Alzheimer's group urges more focus on early detection
■ Improved treatments make it possible to slow the disease's progression.
By Victoria Stagg Elliott — Posted Aug. 15, 2005
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The emergence of a handful of drugs that can slow but not undo the mental deterioration that characterizes Alzheimer's has increased the need to diagnose it at an early stage. The result: More people are being diagnosed at a point in which these drugs can be most effective.
At the same time, experts are struggling to meet the needs of those who are diagnosed when they still have significant functioning, said several presenters at the Alzheimer's Assn. annual dementia care conference held in Chicago last month. For example, for the first time, the meeting featured a track on early-stage issues.
"There's no doubt that there's more recognition by physicians, but the programs and services are not there," said association Senior Vice President Kathleen O'Brien.
Experts said Alzheimer's interventions need to be individualized to suit the patient's disease stage and empower him or her to take a more active role in coping with the condition and preventing its progression.
Treatment strategies also should take into account the fact that those in the early stages could be far more active in their own care. Many widely used interventions are more geared to patients at later stages and speak more to the caregiver than the patient.
"We really need to be thinking how we can tailor our education and support to the early-stage patients who may still have a lot of skills. They need to be enticed to be involved in coping with this disease," said J. Scott Roberts, PhD, who spoke on the research and practice issues associated with early-stage patients. He is a clinical psychologist at the Boston University School of Medicine's Alzheimer's Disease Center.
But while Alzheimer experts are paying increasing attention to the needs of patients diagnosed at an early stage, they also say significant work is needed to increase the rate of early detection, particularly in primary care. The majority of patients are still diagnosed when they are at moderate or late stages of the disease.
"The earlier we can intervene, the better, and the longer time they may have to be well," said Gary Epstein-Lubow, MD, who presented on stress reduction for caregivers and is a staff psychiatrist at Butler Hospital in Providence, R.I. "Primary care is where people will present with the first symptoms long before they're in a memory program."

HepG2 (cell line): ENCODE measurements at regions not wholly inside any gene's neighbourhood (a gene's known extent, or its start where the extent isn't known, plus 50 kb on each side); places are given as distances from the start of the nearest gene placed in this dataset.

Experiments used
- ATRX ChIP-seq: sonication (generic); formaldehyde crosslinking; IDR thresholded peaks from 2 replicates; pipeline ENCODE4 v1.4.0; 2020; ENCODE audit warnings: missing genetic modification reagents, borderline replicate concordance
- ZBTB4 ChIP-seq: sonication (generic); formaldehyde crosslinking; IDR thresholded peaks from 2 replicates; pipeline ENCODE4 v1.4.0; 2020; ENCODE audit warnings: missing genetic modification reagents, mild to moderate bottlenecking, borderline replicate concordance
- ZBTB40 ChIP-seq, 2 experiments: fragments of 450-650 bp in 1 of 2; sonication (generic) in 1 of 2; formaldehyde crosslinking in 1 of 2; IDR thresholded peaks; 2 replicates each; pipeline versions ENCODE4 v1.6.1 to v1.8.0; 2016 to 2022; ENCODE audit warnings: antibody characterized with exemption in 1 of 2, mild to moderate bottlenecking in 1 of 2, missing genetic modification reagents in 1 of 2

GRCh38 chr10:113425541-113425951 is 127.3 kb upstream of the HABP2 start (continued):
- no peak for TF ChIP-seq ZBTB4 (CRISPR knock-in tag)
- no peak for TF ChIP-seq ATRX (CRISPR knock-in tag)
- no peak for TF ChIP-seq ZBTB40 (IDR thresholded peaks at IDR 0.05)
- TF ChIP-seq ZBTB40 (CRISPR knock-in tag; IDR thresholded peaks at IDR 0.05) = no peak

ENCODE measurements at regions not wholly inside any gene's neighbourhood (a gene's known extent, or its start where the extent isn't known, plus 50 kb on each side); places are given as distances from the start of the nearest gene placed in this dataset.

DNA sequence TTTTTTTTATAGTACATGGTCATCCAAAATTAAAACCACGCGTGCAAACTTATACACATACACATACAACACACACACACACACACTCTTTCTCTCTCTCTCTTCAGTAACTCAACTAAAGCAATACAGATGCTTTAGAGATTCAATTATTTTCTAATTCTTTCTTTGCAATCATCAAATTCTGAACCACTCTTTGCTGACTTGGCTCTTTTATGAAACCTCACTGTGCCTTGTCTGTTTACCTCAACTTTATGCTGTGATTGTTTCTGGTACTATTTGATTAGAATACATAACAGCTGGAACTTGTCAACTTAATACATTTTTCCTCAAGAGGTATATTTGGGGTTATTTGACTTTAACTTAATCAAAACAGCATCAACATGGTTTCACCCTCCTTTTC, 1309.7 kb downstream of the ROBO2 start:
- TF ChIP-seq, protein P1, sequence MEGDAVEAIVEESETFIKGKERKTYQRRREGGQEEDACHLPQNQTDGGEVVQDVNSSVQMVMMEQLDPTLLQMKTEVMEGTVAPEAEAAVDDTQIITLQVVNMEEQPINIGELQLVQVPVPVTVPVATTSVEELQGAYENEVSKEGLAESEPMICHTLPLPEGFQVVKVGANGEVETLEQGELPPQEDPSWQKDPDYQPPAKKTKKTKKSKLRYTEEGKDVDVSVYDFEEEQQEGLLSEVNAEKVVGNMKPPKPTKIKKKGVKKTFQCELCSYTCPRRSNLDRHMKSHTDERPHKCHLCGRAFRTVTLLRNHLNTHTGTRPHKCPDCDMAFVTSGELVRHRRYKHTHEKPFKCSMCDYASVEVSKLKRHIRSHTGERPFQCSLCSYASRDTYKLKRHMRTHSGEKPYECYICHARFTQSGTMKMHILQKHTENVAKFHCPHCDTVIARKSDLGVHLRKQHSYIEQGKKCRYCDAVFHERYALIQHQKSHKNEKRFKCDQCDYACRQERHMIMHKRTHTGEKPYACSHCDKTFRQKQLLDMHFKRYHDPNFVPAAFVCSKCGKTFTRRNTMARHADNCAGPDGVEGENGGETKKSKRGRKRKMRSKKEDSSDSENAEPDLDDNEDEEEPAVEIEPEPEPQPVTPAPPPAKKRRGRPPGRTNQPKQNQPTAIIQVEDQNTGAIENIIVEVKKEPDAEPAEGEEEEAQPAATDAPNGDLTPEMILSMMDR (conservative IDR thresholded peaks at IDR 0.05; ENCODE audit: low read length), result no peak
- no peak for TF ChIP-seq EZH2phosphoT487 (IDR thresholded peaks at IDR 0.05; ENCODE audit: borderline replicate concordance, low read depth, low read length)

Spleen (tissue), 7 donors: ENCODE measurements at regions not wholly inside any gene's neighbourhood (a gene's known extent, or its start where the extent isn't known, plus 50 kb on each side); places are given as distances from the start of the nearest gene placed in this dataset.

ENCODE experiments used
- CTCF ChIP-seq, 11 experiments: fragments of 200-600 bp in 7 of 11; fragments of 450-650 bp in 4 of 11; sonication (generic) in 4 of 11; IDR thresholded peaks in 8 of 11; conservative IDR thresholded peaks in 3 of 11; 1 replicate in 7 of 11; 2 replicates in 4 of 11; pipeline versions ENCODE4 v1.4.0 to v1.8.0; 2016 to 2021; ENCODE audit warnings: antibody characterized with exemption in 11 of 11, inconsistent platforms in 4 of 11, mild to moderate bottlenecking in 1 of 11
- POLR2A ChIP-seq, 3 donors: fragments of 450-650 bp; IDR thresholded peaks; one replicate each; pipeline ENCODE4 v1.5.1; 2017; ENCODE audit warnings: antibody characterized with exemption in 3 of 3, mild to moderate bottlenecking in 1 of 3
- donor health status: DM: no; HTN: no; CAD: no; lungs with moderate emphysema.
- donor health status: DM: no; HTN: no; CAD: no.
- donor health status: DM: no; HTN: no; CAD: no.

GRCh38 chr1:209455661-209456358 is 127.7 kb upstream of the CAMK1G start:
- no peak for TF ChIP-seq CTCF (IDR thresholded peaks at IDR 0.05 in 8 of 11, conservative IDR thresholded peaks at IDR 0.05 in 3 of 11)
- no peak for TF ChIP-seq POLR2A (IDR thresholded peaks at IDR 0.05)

This need is also increasing because of the nation's growing elderly population. Alzheimer's was the 8th leading cause of death in 2003, with a nearly 6% increase over the previous year, according to "Deaths: Preliminary Data for 2003," issued by the National Center for Health Statistics in February.
"We have got to look at what's happening," said Neelum Aggarwal, MD, a conference keynote speaker and assistant professor of neurology at Rush University Medical Center in Chicago. "We are going to have an increasing number of cases, and this disease is going to basically change the demographics of the United States."
Experts expect that early-stage issues will become more significant as more effective treatment modalities are developed. Most clinicians appreciate that there is something they can do to treat cognitive decline but recognize that the efficacy of most of these medications is modest. Most hope that a vaccine currently in phase 2 trials could turn out to reverse the disease.
"None of these medications have helped in ways that are truly satisfactory," Dr. Aggarwal said. "We need disease-modifying treatments."
Meanwhile, recognizing the need for increasing physician involvement in the care of Alzheimer's patients as well as the ever shrinking office visit, the association has launched the "Partnering with your Doctor" campaign. This aims to educate patients and caregivers on strategies to get the most out of a doctor appointment.
"Alzheimer's is not a death sentence. We can now live with this disease, and we need to work together with physicians," O'Brien said.